In October 1909, the Union balloted its members over the organisation's membership of the General Federation of Trade Unions (GTFU).[94] The result of the vote, a decisive "no" to GFTU support, effectively supported the FA's position that professional footballers were fundamentally different from workmen in other industries.[94] Meredith resumed league football in November 1909, bemoaning his view that "many players refuse to take things seriously and continue to live a kind of schoolboy life".[95]

Personal life and legacy[edit]

Billy Meredith's grave in Southern Cemetery, Manchester

He married Ellen Negus in 1901, and the couple had two daughters.[96] He was a supporter of the Liberal Party.[97] He ran businesses throughout his career, with little success, and was declared bankrupt in July 1909 after his outfitting shop was damaged by fire.[92] During the 1910s he ran a public house (despite being a teetotaller) and later pursued an interest in the film industry by buying shares in numerous Stretford cinemas in the 1930s.[98] He also starred in the 1926 picture The Ball of Fortune, playing himself as a football trainer; the film received generally positive reviews.[99] In 1928, together with former colleague Charlie Roberts, he became a coach for the ambitious but short-lived Manchester Central. Meredith's son-in-law, former City captain Charlie Pringle, was a player.[100] He retained a passion for football, and spent much of his retirement discussing the game with former colleagues and regulars at his hotel, the Stretford Road Hotel, which he ran from 1930 to 1945.[101] He rarely missed the chance to attend a Wales game in the 1920s and 1930s.[101]

A Wales national team football shirt which was worn by Billy Meredith in the early 1900s, with Welsh cap. On display at the National Football Museum in Manchester.

Meredith died in Withington, Manchester in April 1958 at the age of 83 (two months after the Munich air disaster, which claimed the lives of eight Manchester United players), and was buried in Southern Cemetery, Manchester.[102][103] After he spent many years in an unmarked grave, the Professional Footballers' Association, the Welsh FA, Manchester City and Manchester United all agreed to cover the cost of upkeep on a new headstone.[104] Meredith is honoured in the hall of fame at the City of Manchester Stadium.[105] It was announced in August 2007 that Meredith was one of the 10 new inductees for 2007 to the English Football Hall of Fame.[106]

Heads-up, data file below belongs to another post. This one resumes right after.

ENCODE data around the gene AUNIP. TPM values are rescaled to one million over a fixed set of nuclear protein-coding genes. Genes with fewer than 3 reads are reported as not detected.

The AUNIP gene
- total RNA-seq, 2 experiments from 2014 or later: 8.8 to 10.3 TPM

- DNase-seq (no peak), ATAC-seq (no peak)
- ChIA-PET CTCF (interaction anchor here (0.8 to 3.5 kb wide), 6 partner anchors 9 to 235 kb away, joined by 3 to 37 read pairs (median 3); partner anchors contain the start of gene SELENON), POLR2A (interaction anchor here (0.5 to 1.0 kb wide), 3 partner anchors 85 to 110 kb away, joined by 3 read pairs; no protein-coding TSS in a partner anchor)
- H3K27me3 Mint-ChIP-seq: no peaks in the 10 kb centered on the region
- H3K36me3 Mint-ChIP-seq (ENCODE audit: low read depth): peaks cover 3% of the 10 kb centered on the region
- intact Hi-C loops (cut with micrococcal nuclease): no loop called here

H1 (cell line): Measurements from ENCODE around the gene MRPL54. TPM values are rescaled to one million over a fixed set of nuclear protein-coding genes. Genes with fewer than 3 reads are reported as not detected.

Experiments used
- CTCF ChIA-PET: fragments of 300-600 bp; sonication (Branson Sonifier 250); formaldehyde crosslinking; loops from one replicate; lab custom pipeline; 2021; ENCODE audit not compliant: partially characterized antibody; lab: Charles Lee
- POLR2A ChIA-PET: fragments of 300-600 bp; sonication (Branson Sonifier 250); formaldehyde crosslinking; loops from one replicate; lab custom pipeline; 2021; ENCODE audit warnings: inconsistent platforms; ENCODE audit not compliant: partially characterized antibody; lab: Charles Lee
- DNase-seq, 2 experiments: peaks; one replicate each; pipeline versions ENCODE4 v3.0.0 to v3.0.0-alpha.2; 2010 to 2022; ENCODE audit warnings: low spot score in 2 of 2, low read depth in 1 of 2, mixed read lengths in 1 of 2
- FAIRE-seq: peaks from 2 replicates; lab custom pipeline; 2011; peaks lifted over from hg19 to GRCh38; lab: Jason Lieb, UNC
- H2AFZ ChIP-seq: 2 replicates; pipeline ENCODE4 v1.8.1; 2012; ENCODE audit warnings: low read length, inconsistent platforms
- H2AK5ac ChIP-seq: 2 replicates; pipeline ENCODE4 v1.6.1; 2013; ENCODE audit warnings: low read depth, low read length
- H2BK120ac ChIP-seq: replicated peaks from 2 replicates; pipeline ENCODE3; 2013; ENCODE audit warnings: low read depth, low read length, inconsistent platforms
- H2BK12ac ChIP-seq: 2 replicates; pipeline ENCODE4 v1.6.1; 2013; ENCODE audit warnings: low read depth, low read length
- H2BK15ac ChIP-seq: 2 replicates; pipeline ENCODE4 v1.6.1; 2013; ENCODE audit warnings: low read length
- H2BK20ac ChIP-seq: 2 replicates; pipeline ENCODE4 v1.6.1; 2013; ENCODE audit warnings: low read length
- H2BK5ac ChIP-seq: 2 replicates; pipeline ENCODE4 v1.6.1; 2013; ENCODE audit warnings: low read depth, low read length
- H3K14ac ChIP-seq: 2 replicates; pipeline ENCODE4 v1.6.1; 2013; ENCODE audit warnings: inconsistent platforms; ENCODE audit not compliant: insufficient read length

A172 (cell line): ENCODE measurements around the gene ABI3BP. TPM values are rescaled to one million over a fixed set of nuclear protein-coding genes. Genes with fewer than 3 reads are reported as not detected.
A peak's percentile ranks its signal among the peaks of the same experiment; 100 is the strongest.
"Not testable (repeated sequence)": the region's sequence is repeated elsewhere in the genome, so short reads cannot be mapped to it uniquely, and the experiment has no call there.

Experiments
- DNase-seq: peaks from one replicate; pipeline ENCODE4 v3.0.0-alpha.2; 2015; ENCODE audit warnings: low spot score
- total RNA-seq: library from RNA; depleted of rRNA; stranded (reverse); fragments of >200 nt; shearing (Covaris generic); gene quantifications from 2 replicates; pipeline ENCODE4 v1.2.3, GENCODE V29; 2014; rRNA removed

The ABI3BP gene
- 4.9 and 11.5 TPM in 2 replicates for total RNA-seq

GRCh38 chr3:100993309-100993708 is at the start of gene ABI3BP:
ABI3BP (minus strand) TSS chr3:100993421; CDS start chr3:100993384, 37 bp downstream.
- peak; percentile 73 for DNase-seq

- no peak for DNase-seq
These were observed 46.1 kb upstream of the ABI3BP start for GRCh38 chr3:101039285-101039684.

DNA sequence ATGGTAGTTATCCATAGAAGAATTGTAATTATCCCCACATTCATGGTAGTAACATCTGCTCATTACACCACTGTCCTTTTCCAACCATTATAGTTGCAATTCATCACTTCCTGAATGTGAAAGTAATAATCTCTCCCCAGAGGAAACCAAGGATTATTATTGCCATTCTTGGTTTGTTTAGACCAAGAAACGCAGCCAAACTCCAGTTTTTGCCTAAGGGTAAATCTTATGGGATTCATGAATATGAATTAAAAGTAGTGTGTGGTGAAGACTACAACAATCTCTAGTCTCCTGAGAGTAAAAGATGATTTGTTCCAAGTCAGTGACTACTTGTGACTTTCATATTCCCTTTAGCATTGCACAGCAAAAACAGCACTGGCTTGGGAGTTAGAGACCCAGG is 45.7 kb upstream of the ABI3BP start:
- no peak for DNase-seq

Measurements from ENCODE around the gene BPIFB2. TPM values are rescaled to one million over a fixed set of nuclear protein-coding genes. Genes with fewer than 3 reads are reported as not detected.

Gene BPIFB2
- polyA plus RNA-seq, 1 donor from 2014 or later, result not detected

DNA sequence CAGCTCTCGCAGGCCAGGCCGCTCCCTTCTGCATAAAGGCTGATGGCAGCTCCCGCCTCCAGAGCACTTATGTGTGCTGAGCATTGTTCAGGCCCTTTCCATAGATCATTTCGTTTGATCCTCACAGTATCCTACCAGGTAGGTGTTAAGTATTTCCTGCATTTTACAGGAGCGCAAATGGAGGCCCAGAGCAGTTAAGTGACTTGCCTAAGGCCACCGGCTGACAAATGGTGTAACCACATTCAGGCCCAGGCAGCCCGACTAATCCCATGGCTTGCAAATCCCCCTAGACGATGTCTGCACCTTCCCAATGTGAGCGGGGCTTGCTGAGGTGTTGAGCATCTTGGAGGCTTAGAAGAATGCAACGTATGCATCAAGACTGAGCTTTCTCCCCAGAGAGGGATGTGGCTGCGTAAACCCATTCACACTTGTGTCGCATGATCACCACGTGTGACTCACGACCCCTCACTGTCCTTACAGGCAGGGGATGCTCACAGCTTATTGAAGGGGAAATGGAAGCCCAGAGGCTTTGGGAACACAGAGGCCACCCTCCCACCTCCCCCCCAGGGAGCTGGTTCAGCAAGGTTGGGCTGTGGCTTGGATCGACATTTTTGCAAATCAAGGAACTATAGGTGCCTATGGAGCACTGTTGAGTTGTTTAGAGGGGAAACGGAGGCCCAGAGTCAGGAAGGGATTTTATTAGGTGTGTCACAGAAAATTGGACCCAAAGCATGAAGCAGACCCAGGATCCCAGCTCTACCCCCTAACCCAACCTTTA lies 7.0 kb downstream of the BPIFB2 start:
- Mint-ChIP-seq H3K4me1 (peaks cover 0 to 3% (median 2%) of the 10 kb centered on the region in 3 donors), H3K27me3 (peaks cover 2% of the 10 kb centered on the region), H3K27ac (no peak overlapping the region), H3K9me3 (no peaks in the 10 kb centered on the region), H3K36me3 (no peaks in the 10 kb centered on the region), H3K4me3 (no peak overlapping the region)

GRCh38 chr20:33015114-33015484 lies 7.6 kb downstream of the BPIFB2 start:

Career statistics[edit]

Club statistics[edit]

Appearances and goals by club, season and competition[107][108]
Club Season Division League FA Cup Other Total
Apps Goals Apps Goals Apps Goals Apps Goals
Northwich Victoria 1893–94 Second Division 11 5 0 0 11 5
Manchester City 1894–95[109] Second Division 18 12 0 0 18 12
1895–96 Second Division 29 12 0 0 4[a] 0 33 12
1896–97 Second Division 27 10 1 0 28 10
1897–98[110] Second Division 30 12 2 0 32 12
1898–99[111] Second Division 33 29 1 1 34 30
1899–1900 First Division 33 14 2 0 35 14
1900–01 First Division 34 7 1 0 35 7
1901–02 First Division 33 8 4 0 37 8
1902–03 Second Division 34 23 1 0 35 23
1903–04 First Division 34 11 6 2 40 13
1904–05 First Division 33 9 2 1 35 10
1905–06[112] First Division 0 0 0 0 0 0
Total 338 147 20 4 4 0 362 151
Manchester United 1906–07 First Division 16 5 2 0 18 5
1907–08 First Division 37 10 4 0 2[b] 1 43 11
1908–09 First Division 34 0 4 0 38 0
1909–10 First Division 31 5 1 0 32 5
1910–11 First Division 35 5 3 0 38 5
1911–12 First Division 35 3 6 0 1[b] 0 42 3
1912–13 First Division 22 2 5 0 27 2
1913–14 First Division 34 2 1 0 35 2
1914–15 First Division 26 0 1 0 27 0
1919–20 First Division 19 2 2 0 21 2
1920–21 First Division 14 1 0 0 14 1
Total[113] 303 35 29 0 3 1 335 36
Manchester City 1921–22 First Division 25 1 0 0 25 1
1922–23[114] First Division 1 0 0 0 1 0
1923–24[115] First Division 2 0 4 1 6 1
Total 28 1 4 1 32 2
Career total 680 188 53 5 7 1 740 194
  1. ^ Appearance(s) in Football League test matches
  2. ^ a b Appearance(s) in FA Charity Shield

International statistics[edit]

Wales national team[116]
Year Apps Goals
1895 2 0
1896 2 2
1897 3 2
1898 2 0
1899 1 0
1900 1 1
1901 2 0
1902 2 0
1903 3 0
1904 1 0
1905 2 1
1907 3 1
1908 2 0
1909 3 1
1910 0 0
1911 0 0
1912 0 0
1913 3 1
1914 3 0
1920 3 0
Total 39 10




Manchester City

Manchester United

National team[edit]





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  2. ^ Legends: Billy Meredith Player Profile,, retrieved 25 February 2009
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  61. ^ Kent 1996